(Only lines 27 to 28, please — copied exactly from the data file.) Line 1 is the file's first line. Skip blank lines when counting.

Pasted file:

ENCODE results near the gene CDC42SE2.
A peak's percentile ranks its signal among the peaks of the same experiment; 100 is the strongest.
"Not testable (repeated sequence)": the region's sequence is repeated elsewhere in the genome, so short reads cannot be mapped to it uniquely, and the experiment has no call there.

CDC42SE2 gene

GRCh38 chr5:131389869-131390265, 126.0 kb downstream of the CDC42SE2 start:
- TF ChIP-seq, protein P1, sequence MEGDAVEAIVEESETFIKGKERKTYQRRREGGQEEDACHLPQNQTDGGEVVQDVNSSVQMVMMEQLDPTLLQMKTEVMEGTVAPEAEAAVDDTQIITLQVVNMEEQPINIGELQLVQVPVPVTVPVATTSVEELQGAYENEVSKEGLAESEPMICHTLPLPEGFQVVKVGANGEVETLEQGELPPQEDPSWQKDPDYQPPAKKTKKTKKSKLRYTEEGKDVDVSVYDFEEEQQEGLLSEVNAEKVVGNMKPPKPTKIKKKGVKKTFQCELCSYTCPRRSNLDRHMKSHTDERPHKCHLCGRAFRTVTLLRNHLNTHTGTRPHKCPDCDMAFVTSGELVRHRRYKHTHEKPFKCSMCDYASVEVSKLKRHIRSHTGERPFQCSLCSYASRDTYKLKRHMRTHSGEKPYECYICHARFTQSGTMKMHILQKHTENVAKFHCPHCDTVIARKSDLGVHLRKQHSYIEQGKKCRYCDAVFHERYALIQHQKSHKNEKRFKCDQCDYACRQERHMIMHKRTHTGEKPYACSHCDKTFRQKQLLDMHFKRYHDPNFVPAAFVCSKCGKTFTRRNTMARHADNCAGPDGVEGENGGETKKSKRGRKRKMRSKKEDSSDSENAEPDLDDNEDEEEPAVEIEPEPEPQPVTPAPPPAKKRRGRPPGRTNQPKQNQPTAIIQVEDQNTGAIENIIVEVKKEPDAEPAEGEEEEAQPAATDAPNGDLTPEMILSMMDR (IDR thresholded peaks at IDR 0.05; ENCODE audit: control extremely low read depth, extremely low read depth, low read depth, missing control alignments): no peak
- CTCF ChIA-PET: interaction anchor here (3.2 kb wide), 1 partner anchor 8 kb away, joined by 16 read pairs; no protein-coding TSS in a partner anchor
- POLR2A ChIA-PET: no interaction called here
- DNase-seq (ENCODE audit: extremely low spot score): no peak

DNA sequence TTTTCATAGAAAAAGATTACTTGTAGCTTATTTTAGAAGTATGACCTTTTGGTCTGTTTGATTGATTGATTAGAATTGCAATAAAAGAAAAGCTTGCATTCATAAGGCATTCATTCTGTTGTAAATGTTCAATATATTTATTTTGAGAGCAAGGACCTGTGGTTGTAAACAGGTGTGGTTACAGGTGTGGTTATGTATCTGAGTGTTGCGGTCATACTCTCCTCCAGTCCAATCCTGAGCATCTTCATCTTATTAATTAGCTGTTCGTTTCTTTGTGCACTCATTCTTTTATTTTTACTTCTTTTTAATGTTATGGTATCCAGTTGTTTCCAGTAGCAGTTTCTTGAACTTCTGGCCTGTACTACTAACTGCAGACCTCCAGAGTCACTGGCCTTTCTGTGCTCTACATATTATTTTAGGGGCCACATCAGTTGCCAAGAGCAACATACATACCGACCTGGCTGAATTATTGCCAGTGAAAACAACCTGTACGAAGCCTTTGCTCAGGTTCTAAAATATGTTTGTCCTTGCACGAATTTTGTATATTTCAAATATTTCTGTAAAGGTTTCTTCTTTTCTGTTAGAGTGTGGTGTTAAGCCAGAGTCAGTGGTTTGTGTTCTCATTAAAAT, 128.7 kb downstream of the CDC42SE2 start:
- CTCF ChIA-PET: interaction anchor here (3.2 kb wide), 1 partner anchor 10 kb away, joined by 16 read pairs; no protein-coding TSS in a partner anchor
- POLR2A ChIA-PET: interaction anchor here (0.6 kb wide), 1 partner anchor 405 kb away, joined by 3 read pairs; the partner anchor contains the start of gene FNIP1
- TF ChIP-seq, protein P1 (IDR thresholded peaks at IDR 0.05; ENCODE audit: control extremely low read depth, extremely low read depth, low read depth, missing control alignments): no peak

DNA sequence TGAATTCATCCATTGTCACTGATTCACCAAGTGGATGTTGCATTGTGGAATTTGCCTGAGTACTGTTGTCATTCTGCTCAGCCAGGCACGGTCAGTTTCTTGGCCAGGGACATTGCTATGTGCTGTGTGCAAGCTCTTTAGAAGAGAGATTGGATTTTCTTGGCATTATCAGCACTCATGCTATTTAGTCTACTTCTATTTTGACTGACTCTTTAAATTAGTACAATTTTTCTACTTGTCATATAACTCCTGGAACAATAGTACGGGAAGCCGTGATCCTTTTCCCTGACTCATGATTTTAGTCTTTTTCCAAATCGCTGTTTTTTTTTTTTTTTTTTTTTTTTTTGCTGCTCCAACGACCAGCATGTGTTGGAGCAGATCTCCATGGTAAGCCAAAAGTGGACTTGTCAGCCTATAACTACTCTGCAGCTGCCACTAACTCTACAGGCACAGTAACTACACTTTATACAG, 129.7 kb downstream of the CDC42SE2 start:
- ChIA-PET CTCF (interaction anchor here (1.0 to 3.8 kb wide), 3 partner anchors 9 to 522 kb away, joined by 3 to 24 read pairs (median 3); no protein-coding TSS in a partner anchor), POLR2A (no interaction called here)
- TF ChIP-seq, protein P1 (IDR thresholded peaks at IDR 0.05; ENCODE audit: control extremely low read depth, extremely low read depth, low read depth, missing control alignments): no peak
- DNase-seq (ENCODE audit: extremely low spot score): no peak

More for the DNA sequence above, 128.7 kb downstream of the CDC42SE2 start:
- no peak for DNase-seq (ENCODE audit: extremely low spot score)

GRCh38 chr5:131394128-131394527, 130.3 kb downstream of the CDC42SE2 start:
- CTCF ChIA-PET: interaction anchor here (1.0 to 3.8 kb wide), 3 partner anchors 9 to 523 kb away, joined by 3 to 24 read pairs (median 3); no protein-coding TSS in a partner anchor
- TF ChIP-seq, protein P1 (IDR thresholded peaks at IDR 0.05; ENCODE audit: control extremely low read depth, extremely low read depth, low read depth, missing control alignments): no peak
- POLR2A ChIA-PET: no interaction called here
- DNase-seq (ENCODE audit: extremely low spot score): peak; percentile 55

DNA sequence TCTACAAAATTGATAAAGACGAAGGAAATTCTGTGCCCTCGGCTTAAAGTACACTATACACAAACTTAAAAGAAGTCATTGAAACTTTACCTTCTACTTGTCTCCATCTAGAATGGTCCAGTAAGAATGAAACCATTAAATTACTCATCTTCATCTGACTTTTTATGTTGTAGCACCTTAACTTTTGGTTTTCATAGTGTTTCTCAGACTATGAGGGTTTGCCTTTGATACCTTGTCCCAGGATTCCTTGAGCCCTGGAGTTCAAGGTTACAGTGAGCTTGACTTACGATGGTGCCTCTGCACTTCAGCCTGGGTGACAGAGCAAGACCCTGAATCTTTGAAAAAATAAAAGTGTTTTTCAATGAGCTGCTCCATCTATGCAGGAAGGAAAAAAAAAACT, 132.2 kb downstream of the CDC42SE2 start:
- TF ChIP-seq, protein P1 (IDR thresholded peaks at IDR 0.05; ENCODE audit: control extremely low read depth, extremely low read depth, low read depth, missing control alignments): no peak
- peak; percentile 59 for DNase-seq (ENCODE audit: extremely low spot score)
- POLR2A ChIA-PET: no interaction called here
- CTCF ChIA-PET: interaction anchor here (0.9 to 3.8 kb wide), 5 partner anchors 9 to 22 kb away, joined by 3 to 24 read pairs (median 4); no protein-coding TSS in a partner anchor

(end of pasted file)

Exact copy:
- peak; percentile 59 for DNase-seq (ENCODE audit: extremely low spot score)
- POLR2A ChIA-PET: no interaction called here